Did your mom ever teach you that you shouldn’t judge a book by its cover? This is how I first felt about the town of Klettgau.
At first, I started to judge it a bit too harshly. As I wanted to get to know Klettgau, everything kept pointing me to Switzerland.
I’m not joking. Klettgau sits right on the border of Switzerland, and if you want to see the Rhine Falls, you better be prepared to leave good old Germany, ’cause you’ll have to go cross the international border.
Klettgau — Top Areas Of Interest
So, I decided to look at Klettgau like a real book — each one of its seven villages acting as a “chapter.”
Starting with Bühl, I found that besides having a pilgrimage church, it’s also known for its horses. Isn’t that nice to know, Equestrian lovers?
Geißlingen is a forested community — and if you follow it out, you’ll find yourself at the Küssaburg castle ruins. It’s now a popular picnic area, so pack a lunch before heading off.
Grießen is the shopping village, who plays host to many of Klettgau’s markets (like the Simon & Judea Market in Oct, the Catherine’s Market in Nov, and the Christmas Market in December). It’s also where you see those half-timbered houses everyone loves so much.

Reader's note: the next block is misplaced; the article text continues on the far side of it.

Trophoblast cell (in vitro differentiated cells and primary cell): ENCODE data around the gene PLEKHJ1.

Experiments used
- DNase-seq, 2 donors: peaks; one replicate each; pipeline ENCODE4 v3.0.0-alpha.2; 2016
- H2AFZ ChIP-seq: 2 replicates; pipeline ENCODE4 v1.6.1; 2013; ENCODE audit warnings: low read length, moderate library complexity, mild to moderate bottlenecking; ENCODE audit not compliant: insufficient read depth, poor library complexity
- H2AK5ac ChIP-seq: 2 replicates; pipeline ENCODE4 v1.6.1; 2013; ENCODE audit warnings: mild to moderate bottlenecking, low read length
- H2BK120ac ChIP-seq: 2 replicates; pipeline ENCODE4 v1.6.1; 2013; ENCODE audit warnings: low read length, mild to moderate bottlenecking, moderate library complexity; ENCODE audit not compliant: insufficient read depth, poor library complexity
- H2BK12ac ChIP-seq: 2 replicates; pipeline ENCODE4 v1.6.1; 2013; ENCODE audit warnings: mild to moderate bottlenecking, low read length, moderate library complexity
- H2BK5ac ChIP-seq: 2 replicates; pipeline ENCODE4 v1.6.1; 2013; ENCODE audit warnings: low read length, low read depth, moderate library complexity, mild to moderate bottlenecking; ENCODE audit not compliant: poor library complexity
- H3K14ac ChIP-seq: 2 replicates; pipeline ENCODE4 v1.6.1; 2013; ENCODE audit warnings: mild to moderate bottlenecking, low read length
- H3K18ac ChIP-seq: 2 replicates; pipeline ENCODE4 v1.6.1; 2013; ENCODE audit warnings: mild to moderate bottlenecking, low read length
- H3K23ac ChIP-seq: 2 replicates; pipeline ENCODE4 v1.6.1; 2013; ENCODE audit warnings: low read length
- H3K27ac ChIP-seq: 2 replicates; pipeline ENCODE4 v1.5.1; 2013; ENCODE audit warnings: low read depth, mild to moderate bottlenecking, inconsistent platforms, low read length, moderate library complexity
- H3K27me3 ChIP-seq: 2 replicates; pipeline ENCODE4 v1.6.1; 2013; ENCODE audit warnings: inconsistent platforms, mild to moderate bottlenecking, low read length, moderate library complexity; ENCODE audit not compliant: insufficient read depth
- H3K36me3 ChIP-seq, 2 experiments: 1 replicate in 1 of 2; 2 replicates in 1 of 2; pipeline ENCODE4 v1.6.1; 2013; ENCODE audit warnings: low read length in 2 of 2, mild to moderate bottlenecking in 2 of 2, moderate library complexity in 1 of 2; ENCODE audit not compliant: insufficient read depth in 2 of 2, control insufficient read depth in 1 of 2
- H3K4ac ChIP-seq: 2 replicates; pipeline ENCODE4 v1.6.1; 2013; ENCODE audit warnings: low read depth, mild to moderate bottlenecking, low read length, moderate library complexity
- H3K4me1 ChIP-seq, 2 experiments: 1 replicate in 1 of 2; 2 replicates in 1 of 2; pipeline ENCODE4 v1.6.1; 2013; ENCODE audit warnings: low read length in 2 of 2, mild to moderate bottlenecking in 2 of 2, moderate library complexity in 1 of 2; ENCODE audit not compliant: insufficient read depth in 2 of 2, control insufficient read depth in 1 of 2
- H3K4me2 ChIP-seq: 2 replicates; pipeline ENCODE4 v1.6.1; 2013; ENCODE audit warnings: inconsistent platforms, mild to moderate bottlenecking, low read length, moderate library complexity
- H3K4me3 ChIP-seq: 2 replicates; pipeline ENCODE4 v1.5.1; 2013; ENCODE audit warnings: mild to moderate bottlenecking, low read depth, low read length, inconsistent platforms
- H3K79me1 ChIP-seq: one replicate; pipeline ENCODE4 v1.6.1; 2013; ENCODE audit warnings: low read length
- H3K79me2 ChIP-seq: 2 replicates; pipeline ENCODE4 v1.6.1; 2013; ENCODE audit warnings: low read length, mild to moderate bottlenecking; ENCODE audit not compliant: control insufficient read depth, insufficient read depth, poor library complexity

Want castles instead of spending cash? Go to Weisweil — well, if you want to see where a castle once stood (destroyed by a Habsburg, nonetheless).
Both Riedern am Sand and Rechberg are small, modern hamlets, but totally surrounded by vineyards, so they’re awfully pretty.
I saved Erzingen for last, where it’s all about the vineyards and the annual Wine Festival — a four day event in mid-September.
Whichever village you choose to visit (I’d recommend them all) you’ll find a number of taverns, wineries, charming inns, hiking trails, cycle paths, and a few (more) festivals throughout the year (an Oktoberfest that’s held in — go figure — October, and an air show at the Airfield on the 1st weekend of September).
My mom was right, you really can’t judge a book by its cover — Klettgau, I hope you can find it in your hear to forgive me. ;-)